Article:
Wednesday, August 1, 2012: 12:30 PM
Faculty of Economics, TBAOral Presentation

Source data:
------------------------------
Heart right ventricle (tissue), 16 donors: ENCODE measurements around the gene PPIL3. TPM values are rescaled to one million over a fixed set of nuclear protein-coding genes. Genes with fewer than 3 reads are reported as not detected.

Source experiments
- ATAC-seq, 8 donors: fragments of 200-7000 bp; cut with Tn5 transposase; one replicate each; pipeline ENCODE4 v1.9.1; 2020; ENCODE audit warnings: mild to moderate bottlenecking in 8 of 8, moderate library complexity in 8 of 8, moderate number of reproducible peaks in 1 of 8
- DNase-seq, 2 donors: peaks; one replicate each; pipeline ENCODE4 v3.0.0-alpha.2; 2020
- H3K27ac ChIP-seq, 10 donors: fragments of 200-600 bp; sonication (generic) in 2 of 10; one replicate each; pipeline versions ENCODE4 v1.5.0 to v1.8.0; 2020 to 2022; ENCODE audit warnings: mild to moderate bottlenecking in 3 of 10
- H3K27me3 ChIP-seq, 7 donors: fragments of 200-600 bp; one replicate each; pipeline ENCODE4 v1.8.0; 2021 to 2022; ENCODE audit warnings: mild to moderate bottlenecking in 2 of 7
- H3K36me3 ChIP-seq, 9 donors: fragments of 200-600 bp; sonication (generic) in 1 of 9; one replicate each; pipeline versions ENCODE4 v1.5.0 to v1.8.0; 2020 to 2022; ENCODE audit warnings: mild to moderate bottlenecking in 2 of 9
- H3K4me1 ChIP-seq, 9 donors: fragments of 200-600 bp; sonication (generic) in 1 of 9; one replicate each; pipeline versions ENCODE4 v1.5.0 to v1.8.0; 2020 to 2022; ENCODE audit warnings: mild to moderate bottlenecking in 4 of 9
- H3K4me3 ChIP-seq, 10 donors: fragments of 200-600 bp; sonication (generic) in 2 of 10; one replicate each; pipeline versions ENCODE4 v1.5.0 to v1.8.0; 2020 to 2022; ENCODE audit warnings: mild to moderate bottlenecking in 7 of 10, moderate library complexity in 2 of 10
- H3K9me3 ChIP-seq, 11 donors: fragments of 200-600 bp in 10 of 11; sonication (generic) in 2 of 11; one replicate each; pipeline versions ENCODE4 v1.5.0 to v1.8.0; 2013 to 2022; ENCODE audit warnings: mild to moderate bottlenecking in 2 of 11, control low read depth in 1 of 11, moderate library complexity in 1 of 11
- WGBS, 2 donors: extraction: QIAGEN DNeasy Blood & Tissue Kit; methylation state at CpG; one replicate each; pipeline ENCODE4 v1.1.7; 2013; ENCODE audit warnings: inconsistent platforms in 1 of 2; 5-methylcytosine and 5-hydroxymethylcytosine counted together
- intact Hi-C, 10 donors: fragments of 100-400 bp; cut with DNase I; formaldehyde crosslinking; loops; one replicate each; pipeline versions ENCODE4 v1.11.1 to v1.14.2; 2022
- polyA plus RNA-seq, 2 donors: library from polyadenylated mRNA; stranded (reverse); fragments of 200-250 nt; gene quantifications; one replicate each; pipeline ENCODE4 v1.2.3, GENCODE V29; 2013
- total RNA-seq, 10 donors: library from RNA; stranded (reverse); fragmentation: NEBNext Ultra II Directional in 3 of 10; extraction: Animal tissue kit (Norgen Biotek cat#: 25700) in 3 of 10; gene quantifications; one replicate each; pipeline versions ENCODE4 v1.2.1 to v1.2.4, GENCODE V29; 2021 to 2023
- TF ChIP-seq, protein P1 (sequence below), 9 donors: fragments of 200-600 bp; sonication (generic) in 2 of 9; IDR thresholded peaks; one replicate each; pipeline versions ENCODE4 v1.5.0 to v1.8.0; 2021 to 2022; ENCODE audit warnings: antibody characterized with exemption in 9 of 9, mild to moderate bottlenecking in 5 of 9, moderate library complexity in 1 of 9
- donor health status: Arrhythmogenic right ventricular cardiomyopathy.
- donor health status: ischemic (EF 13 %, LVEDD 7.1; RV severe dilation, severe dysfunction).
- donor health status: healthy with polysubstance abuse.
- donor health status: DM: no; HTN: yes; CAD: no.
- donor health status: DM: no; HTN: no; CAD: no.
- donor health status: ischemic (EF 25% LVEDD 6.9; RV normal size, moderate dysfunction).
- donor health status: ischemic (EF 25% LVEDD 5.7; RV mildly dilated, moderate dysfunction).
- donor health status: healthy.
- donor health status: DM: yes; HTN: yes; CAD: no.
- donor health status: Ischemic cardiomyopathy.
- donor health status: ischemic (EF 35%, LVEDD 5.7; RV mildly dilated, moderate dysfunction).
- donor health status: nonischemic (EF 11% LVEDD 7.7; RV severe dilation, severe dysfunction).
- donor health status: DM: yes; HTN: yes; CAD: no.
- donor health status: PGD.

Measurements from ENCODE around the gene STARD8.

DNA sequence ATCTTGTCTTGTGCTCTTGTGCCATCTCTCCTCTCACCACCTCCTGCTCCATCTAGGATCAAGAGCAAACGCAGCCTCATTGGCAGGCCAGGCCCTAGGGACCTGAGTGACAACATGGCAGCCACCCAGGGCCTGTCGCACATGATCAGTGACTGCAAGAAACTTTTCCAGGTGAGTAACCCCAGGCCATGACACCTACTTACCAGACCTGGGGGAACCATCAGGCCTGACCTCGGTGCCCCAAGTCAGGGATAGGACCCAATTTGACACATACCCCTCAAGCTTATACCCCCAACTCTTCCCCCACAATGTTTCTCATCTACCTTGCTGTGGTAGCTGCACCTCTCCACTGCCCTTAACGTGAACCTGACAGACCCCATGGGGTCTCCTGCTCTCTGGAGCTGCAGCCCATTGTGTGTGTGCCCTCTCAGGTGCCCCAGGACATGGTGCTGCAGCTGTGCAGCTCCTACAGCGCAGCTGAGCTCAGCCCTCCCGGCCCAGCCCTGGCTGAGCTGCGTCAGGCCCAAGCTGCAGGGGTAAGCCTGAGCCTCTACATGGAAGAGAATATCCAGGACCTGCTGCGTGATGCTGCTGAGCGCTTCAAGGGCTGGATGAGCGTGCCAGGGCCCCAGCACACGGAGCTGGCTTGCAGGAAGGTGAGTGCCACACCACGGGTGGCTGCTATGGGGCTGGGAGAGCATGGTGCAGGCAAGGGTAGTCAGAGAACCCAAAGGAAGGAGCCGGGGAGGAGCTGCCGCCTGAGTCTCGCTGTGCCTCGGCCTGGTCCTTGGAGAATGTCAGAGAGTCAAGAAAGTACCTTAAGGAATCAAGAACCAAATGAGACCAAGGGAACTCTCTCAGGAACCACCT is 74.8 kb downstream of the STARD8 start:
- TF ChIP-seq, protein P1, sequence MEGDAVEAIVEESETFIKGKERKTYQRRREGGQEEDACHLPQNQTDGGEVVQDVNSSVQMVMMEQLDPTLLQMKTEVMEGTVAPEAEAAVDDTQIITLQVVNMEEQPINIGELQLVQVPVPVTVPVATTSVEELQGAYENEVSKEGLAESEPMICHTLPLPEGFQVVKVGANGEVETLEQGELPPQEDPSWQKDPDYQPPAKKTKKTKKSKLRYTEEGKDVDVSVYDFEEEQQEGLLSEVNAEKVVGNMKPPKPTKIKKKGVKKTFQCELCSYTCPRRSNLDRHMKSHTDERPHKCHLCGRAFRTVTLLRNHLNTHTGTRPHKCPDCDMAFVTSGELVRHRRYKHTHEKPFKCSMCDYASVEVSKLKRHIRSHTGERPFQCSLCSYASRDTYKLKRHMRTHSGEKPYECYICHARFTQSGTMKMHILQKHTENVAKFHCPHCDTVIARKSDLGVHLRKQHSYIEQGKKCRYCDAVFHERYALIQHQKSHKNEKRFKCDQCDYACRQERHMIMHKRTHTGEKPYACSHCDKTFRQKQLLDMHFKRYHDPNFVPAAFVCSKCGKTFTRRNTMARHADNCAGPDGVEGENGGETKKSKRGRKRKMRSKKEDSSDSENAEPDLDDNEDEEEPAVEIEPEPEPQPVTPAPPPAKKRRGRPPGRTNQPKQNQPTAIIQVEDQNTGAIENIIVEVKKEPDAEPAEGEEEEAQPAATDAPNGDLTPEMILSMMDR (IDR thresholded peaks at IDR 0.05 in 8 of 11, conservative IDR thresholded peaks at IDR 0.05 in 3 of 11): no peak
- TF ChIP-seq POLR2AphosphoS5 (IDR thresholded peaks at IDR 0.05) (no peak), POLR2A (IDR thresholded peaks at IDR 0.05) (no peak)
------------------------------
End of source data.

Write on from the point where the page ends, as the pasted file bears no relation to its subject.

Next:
This paper analyzes the trend of firearm homicide rate in Mexico in last two decades and seeks to identify the social variables that better explain the spatial variations of firearm homicide rate in Mexico in biennial 2008-2009. Data for this study was obtained from official sources; trends of firearm homicide rates by age groups, gender and level of marginalization between 1990 and 2009 were analyzed; for each Mexican state, firearm homicide rates in biennial 2008-2009 were calculated; stepwise multiple linear regression analysis was used to identify the variables associated to interstate variations in firearm homicide rates. Findings show that the proportion of homicides committed with firearms has increased since 2000 (being in 2009 about 65%; the highest firearm homicide rate is observed in age group 30-39 (15 per 100,000 in 2009). Furthermore, male firearm homicide rates are clearly higher than female rates. Throughout the period, firearm homicide rates were much higher in the areas of greatest social exclusion. Moreover, regression model reflects that in states with highest levels of impunity (measured by the ratio “convicted of homicide / registered homicides”), most drug trafficking activities (measured by a proxy “destroyed hectares of marijuana and opiate per 1,000 inhabitants”) and firearms possession (measured by a proxy “confiscated fire guns per 1,000 inhabitants”) the firearms homicide rates were extremely high. These were the cases of Chihuahua and Baja California -states in U.S. border- and Sinaloa, in northwest Mexico. When these factors are combined with high levels of social exclusion, rates were also high, as the case of Guerrero. In a context characterized by insecurity, impunity and social exclusion, aspects such as improving the standard of living of the population, modify the judicial system or have better control of firearms are necessary to reduce firearm homicides rates in Mexico.